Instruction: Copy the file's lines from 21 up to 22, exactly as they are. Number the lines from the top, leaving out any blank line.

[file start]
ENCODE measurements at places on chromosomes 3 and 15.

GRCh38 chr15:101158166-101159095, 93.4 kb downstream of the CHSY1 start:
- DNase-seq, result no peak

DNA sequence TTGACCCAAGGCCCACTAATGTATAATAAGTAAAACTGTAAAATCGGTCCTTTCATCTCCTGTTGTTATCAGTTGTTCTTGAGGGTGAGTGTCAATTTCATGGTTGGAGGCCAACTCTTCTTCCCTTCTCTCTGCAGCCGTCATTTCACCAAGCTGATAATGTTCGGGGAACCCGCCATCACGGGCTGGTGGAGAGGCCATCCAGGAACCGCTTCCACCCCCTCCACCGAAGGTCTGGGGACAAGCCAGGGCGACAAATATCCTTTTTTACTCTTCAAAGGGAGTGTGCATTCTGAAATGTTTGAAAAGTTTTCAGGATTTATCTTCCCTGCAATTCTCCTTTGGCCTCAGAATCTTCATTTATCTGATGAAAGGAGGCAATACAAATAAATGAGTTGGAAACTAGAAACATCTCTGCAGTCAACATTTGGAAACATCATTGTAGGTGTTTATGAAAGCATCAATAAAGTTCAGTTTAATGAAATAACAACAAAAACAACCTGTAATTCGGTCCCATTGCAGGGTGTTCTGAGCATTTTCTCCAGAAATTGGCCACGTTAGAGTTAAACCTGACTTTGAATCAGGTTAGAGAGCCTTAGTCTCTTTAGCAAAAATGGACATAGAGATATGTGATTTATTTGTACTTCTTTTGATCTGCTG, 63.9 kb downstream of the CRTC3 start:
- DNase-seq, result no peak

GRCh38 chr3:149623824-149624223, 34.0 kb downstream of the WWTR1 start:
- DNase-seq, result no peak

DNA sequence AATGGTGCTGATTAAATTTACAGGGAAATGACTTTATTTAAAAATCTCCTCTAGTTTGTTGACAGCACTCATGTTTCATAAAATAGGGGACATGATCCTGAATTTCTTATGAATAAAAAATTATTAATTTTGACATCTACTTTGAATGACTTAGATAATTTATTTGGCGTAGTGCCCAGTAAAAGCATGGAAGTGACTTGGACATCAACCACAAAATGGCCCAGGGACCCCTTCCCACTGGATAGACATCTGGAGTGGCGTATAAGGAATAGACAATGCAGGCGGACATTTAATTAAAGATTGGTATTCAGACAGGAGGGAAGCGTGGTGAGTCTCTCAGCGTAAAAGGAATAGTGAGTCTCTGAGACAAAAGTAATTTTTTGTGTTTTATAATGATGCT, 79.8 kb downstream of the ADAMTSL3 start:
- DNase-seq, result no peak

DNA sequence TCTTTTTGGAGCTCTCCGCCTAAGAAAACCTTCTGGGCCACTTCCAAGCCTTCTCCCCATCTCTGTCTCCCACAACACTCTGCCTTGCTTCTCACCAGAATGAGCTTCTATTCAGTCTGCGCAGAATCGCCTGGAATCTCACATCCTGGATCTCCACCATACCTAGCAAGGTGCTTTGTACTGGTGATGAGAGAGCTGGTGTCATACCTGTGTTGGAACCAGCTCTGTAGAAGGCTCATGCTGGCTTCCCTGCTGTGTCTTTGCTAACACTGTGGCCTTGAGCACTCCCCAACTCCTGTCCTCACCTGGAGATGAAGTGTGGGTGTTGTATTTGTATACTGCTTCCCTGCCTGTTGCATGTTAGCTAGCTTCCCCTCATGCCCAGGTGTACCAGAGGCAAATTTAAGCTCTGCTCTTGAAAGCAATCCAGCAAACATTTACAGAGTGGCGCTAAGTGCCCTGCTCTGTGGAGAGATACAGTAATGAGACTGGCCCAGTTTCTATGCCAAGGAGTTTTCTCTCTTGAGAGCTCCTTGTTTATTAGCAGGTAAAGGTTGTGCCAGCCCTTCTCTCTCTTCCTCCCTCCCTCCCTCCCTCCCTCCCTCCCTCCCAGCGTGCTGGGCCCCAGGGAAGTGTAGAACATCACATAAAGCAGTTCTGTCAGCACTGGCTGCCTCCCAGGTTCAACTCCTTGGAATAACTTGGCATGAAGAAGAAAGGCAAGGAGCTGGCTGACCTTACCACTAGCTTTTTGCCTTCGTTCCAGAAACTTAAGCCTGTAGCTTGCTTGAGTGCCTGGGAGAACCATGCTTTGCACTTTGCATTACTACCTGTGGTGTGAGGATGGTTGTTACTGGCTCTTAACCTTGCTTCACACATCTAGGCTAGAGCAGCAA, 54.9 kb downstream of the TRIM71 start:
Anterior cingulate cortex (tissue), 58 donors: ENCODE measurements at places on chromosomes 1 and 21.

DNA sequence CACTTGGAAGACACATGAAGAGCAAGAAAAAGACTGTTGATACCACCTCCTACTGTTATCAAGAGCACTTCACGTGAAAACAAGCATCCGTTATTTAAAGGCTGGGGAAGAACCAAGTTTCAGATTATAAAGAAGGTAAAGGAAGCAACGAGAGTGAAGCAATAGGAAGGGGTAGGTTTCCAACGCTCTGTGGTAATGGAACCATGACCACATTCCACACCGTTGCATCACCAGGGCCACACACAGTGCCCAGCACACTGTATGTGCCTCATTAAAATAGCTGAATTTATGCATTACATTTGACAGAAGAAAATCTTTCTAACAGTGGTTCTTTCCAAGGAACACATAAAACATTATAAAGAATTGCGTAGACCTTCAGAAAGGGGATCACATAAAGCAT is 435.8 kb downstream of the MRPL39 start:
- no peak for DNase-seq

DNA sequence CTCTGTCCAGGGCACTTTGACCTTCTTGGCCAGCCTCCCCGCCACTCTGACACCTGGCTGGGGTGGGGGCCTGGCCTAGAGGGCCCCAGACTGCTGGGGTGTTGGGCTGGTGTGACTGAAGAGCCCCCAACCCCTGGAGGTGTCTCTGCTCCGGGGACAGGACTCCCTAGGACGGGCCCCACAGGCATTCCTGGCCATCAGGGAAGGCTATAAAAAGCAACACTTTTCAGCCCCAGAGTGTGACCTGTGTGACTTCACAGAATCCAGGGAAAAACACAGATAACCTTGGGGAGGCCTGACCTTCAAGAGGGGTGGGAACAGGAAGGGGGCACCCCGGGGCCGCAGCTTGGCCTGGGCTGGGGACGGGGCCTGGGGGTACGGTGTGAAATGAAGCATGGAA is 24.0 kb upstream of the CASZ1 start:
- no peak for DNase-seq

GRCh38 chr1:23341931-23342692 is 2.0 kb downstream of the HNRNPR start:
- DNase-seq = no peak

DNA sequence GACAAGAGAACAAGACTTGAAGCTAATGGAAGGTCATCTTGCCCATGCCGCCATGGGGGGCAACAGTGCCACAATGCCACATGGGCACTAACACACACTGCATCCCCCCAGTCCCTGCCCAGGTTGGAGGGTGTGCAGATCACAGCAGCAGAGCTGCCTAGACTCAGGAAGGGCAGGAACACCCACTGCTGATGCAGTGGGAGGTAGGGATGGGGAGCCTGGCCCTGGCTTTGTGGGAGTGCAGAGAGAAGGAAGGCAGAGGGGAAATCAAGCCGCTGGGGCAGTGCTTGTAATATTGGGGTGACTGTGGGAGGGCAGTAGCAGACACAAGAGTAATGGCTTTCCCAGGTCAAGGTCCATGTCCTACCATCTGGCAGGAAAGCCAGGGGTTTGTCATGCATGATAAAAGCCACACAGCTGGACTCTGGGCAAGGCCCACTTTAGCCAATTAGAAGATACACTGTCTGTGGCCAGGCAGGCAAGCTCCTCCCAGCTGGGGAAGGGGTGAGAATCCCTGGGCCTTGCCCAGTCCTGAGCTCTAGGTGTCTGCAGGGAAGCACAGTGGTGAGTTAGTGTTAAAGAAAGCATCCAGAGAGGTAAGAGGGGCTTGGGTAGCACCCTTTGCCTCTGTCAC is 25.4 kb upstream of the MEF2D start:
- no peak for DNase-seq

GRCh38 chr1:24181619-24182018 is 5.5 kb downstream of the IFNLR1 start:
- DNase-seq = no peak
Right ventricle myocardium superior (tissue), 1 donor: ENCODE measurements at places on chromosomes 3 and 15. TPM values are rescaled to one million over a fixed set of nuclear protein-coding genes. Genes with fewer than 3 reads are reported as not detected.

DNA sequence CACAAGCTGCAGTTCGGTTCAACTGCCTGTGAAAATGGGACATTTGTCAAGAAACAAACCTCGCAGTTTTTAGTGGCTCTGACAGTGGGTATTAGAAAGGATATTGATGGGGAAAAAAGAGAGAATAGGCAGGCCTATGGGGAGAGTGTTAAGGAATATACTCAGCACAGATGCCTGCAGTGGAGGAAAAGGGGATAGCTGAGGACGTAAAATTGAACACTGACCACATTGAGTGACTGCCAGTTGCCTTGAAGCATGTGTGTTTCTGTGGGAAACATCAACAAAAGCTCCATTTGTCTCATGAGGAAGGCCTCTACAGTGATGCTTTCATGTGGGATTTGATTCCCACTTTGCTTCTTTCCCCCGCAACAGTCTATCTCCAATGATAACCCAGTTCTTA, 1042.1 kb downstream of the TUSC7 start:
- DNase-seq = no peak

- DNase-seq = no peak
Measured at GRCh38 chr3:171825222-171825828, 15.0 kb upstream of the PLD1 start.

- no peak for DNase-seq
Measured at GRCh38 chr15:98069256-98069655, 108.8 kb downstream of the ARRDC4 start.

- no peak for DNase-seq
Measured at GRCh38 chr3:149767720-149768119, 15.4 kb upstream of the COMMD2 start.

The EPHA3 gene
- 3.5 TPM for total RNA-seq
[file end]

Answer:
- DNase-seq = no peak
Right ventricle myocardium superior (tissue), 1 donor: ENCODE measurements at places on chromosomes 3 and 15. TPM values are rescaled to one million over a fixed set of nuclear protein-coding genes. Genes with fewer than 3 reads are reported as not detected.